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Passover Traditions From Around the World

I'm writing an article about kosher passover traditions from around the world. Would anyone be able to share some information as to their family Passover customs?

Thank you!

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  1. In my family we have a tradition that I have found only one other family that does this - Egg Soup which is basically chopped/grated hard boil eggs in salt water served as a cold soup instead of hard boiled egg and salt water -

    7 Replies
    1. re: weinstein5

      Interesting! Never heard of that one!

      1. re: weinstein5

        My family did the "egg soup" growing up. I'm not so excited by it so I now serve hard boiled eggs.

        1. re: weinstein5

          Some of our relatives did that. We start the meal with a hard boiled egg.

          My kids start the meal with a hard boiled egg cracked on the head of the person sitting next to them. One year I bought pre-peeled eggs and I have never heard the end if it.

          What? It's food! it's a custom!

          We have the exact same menu every seder.

          Hard boiled egg
          Chicken soup with matza balls
          side dishes can vary...
          Chocolate cake or brownies and fruit platter

          1. re: weinstein5

            We had exactly the same thing. There was something about the salty/cold sensation that I really liked. For years (about 15 after I moved from NYC to CA) I went to a friends house and she served plain, hard boiled eggs. Nothing special about that...

              1. re: weinstein5

                we always do that! we love egg soup!

                1. A number of my friends eat kitniyot outside of their homes and a few only eat kitniyot on the last day of pesach (a la gebrokts) so we host a kitniyot-fest.

                  1 Reply
                  1. We have a Passover wine and cheese party over Chol haMoed for my fellow single friends, and our friends with kids appreciate the break, and they also come and enjoy the adult atmosphere. I make tapenades, homemade dips with TempTee cream cheese, serve olives, nuts, sundried tomatoes, crudites, all the Pesach crackers and flatbreads on the market, including a matzah flatbread I make myself with EVOO, spices, and sesame seeds (we're not makpid on kitniyot), with a huge variety of cheeses, from the Cheese Guy, Good Life, and other labels, including several kinds of chevre. Everyone brings a couple bottles of wine.

                    I also put out a Pesach bar: I buy my liquors around Passover, and get Zachlawi arak, vodka, No. 209 gin, Carmel Brandy, Binyamina Amaretto, Limancello, Triple Sec, tequila, and some others from Skyview in Riverdale, which has a great list of liquors for Pesach. The adults appreciate that, too. I get plenty of juices, cranberry, orange, lime, lemon, etc. to make drinks, and I make a simple syrup with different infusions, too, for drinks.

                    Other things I do are putting out a Pesach Ice Cream sundae bar (the kids like that), and we'll make egg creams, too. Nuts, cherries, fruits, candy chopped up, crumbled cookies, chocolate ganache, caramel sauce, etc. round it out well.

                    I'll also make a baked potato bar: butter, sour cream, ratatouille, creamed spinach, broccoli sautee, bean chili, roasted red peppers, sauteed peppers and onions, and mushrooms are the toppings offered, and I offer a variety of cheeses for topping, as well. This is one of our YT day meals, along with a salad and dessert.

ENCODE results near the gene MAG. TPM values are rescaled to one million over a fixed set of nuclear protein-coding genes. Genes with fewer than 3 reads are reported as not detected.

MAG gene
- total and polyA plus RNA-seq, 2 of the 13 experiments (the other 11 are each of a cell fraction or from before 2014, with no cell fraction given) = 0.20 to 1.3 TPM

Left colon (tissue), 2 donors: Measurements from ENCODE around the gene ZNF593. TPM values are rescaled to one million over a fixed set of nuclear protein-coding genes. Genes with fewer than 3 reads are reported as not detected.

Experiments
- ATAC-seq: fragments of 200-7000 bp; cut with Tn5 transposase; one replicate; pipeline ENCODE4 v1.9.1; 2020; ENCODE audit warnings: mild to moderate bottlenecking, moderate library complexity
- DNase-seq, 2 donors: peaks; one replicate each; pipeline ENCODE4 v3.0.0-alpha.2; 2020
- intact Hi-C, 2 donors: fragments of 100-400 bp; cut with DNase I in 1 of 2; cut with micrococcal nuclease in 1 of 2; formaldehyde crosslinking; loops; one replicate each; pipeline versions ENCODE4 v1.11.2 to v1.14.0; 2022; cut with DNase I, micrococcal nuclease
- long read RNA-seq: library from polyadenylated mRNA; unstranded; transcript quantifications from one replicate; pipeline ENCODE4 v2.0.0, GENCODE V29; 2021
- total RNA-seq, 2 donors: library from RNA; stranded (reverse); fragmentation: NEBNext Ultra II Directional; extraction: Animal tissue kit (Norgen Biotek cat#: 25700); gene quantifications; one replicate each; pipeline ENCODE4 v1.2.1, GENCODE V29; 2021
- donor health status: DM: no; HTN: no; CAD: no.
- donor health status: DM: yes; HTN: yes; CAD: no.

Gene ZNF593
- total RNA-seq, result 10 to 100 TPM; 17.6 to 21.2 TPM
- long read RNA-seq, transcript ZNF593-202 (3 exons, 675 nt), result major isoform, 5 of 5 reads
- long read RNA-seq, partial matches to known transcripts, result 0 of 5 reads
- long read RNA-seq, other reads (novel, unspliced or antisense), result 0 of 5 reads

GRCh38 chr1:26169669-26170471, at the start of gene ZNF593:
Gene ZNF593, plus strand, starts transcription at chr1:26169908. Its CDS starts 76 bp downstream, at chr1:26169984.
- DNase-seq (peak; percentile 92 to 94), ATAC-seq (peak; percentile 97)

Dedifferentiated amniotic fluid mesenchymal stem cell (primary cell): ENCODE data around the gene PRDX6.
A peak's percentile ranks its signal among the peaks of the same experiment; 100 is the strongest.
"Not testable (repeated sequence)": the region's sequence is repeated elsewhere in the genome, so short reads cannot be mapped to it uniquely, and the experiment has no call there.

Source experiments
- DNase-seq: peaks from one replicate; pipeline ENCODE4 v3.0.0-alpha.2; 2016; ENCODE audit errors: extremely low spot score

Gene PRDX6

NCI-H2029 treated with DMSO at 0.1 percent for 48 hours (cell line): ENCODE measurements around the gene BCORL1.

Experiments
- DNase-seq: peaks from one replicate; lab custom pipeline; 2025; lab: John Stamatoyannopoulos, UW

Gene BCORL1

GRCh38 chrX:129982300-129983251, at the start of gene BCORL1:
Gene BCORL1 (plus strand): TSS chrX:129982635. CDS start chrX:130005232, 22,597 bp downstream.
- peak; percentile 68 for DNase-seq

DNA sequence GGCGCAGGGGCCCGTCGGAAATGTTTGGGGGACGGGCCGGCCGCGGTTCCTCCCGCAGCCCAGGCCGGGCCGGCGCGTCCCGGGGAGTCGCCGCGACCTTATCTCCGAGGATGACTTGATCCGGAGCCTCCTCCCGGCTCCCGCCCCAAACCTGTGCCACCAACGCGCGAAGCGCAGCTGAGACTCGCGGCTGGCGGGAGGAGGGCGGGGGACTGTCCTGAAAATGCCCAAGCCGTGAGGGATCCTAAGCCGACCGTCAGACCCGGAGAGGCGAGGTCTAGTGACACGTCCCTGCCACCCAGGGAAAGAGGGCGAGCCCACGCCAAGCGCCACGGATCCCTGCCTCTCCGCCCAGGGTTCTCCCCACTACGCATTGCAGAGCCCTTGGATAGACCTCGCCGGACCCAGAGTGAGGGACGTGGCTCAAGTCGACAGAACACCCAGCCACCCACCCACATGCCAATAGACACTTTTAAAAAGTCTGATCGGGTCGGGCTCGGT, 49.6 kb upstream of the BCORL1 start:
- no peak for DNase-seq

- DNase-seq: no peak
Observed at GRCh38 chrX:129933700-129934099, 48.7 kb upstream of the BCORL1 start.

1 Reply
                    1. re: tractarian

                      Interesting chol Hamoed tradition, tractarian. Ours is a bit different. Anyone in the extended family who is out on a chol hamoed trip north of the city will wind up at my mother's house for dinner where she will serve leftover meatballs (with no spaghetti), potted roast and greasy potatoes (the potatoes go pretty quickly) and leftover roast chicken. She will also cut up some peppers and cucumbers. So, as I said. A bit different than yours but lots of love in the room too.

                    2. I've heard of some people from Egypt that did not eat bananas because they didn't know what they were and they thought that they might be chometz!

                      1 Reply
                      1. re: chicago maven

                        Sounds like most of today's rabbis - If they didn't know what it was in 19th century Europe then you can't eat it for Passover today.

                      2. Not my family, but I have an Israeli/Persian friend who hands out spring onions/scallions during the seder. We then turn and whack our neighbor with them. Don't ask me why because I have no idea.

                        8 Replies
                        1. re: Chatsworth

                          I've heard of that tradition. It's supposed to remind us of being slaves and getting whipped.

                          1. re: Chatsworth

                            Yup! Persian tradition. Dayenu! Only we don't whack our neighbor with it. We get up and whack EVERYONE with it.

                            1. re: sherrib

                              One year I hosted a seder for seder-phobes: people who were intimidated by the Hebrew, worried their non-Jewish spouse would be bored, people who had never been to a seder before, etc. Sure we did games and English translations and exciting themed food but the single thing that made everyone feel comfortable is when I brought out the scallions so people could hit each other. Some people came in to the seder with the idea that it HAD to be solemn, boring and serious. It really changed their perception of a seder, and every one of those guests would be willing to try a seder again in the future.